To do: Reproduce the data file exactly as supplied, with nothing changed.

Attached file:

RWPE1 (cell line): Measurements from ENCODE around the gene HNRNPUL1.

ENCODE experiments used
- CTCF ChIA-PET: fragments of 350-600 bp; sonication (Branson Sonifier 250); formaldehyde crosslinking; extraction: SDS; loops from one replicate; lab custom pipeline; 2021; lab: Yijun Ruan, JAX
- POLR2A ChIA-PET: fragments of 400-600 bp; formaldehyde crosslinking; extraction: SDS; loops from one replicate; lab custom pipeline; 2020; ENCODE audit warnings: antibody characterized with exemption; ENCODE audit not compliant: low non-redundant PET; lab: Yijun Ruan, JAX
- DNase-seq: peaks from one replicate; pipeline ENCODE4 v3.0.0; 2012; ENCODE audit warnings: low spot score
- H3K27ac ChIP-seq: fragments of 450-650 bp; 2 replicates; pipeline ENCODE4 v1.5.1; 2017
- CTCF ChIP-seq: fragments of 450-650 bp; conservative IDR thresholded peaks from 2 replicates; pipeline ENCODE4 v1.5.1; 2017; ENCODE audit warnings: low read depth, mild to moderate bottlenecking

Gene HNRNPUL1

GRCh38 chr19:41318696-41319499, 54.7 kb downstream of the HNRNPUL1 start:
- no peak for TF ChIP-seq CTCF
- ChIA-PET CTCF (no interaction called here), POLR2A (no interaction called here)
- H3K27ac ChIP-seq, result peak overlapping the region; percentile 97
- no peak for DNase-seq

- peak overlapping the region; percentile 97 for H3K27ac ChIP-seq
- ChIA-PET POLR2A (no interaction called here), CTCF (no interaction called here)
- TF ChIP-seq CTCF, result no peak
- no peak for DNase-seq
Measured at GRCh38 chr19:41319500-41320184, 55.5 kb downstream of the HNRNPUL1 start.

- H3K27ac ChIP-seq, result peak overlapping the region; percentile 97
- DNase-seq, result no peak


RWPE1 (cell line): Measurements from ENCODE around the gene HNRNPUL1.

ENCODE experiments used
- CTCF ChIA-PET: fragments of 350-600 bp; sonication (Branson Sonifier 250); formaldehyde crosslinking; extraction: SDS; loops from one replicate; lab custom pipeline; 2021; lab: Yijun Ruan, JAX
- POLR2A ChIA-PET: fragments of 400-600 bp; formaldehyde crosslinking; extraction: SDS; loops from one replicate; lab custom pipeline; 2020; ENCODE audit warnings: antibody characterized with exemption; ENCODE audit not compliant: low non-redundant PET; lab: Yijun Ruan, JAX
- DNase-seq: peaks from one replicate; pipeline ENCODE4 v3.0.0; 2012; ENCODE audit warnings: low spot score
- H3K27ac ChIP-seq: fragments of 450-650 bp; 2 replicates; pipeline ENCODE4 v1.5.1; 2017
- CTCF ChIP-seq: fragments of 450-650 bp; conservative IDR thresholded peaks from 2 replicates; pipeline ENCODE4 v1.5.1; 2017; ENCODE audit warnings: low read depth, mild to moderate bottlenecking

Gene HNRNPUL1

GRCh38 chr19:41318696-41319499, 54.7 kb downstream of the HNRNPUL1 start:
- no peak for TF ChIP-seq CTCF
- ChIA-PET CTCF (no interaction called here), POLR2A (no interaction called here)
- H3K27ac ChIP-seq, result peak overlapping the region; percentile 97
- no peak for DNase-seq

- peak overlapping the region; percentile 97 for H3K27ac ChIP-seq
- ChIA-PET POLR2A (no interaction called here), CTCF (no interaction called here)
- TF ChIP-seq CTCF, result no peak
- no peak for DNase-seq
Measured at GRCh38 chr19:41319500-41320184, 55.5 kb downstream of the HNRNPUL1 start.

- H3K27ac ChIP-seq, result peak overlapping the region; percentile 97
- DNase-seq, result no peak